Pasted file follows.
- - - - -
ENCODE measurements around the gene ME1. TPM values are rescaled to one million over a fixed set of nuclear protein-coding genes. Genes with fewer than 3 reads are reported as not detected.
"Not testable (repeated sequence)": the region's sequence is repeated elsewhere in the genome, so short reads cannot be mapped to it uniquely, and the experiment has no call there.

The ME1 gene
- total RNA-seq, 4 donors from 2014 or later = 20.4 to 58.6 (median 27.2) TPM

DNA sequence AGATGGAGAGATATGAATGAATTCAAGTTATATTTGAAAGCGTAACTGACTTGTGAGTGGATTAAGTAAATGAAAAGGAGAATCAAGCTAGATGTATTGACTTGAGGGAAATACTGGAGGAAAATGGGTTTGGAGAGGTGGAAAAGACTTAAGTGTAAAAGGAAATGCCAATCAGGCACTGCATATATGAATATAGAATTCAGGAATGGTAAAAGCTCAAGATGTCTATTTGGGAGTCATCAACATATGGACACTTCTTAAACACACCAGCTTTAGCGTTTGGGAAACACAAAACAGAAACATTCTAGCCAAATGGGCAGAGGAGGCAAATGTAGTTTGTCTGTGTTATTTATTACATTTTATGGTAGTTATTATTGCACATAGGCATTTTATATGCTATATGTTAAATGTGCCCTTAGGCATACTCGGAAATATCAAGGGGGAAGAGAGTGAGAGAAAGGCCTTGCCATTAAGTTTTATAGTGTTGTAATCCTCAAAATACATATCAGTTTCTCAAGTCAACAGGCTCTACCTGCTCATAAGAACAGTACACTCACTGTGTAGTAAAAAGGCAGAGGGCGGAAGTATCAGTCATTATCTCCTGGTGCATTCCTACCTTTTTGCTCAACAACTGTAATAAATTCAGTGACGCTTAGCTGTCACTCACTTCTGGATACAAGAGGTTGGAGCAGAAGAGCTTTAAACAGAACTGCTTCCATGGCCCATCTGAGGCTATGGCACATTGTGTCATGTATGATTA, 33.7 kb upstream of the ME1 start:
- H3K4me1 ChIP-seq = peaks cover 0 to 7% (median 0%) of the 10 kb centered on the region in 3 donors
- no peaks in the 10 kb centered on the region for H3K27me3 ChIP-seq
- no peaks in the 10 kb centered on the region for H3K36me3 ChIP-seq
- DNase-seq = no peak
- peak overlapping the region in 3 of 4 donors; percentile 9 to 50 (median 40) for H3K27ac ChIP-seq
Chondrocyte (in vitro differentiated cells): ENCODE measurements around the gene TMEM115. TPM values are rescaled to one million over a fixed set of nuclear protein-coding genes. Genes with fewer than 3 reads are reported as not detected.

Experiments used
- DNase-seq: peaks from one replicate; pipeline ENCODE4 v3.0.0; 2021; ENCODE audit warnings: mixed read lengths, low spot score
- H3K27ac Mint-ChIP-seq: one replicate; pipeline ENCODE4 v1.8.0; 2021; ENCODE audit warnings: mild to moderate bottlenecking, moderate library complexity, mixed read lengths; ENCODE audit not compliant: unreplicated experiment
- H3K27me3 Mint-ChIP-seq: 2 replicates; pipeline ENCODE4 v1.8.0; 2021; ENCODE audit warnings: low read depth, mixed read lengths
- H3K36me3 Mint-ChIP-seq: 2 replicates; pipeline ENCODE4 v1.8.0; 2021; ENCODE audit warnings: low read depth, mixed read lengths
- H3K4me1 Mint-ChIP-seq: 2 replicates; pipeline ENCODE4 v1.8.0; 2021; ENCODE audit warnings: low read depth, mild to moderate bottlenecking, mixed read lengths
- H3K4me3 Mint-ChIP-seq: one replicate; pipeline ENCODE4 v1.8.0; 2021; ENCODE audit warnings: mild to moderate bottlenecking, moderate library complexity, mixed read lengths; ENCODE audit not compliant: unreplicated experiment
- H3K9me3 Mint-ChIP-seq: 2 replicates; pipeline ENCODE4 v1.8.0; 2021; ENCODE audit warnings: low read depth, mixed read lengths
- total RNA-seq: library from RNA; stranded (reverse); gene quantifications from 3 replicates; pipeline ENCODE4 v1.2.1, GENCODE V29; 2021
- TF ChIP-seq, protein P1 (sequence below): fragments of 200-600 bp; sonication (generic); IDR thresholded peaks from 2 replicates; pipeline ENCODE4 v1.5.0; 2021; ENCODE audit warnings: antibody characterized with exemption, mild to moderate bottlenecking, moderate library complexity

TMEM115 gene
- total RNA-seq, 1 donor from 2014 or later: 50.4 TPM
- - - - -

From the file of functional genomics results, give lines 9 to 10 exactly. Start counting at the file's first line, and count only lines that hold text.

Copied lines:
- DNase-seq = no peak
- peak overlapping the region in 3 of 4 donors; percentile 9 to 50 (median 40) for H3K27ac ChIP-seq